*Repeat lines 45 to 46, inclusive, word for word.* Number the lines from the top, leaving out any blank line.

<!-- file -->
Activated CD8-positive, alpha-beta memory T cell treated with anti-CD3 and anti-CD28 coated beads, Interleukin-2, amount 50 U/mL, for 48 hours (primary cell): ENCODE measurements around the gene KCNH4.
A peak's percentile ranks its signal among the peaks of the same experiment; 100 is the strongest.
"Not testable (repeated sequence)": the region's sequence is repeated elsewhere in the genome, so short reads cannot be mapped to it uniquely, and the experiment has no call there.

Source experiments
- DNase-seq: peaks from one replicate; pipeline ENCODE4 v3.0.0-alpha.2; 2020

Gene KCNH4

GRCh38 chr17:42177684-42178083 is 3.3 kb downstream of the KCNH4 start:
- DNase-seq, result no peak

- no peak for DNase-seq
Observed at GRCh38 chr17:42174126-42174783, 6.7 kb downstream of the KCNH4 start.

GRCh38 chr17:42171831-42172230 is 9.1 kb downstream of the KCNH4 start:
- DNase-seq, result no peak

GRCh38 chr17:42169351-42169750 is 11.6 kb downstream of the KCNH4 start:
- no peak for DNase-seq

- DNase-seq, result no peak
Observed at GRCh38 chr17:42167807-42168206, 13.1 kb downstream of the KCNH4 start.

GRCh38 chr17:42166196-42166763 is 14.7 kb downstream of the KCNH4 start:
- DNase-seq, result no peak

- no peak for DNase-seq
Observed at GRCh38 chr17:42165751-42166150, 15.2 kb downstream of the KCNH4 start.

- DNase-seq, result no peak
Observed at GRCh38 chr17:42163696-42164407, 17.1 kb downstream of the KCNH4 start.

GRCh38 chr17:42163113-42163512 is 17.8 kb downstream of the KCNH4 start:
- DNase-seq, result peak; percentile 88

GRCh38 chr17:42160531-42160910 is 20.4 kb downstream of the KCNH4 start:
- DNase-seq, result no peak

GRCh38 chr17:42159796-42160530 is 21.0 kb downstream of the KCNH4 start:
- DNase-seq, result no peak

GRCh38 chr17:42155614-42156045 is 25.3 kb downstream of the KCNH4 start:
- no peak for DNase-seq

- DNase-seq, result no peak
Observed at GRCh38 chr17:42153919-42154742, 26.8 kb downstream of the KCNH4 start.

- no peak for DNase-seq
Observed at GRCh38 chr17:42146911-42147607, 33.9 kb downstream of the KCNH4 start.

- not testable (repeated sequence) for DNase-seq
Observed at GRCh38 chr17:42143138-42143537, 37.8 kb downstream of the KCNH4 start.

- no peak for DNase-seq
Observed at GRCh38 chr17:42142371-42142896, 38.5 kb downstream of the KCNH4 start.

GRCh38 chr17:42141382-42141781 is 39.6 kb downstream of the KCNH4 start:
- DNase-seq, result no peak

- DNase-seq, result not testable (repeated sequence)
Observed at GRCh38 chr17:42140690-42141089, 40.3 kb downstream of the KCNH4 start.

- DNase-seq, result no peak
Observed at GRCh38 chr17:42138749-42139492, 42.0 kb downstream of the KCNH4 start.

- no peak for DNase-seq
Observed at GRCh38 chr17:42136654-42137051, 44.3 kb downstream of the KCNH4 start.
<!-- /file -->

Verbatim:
- no peak for DNase-seq
Observed at GRCh38 chr17:42136654-42137051, 44.3 kb downstream of the KCNH4 start.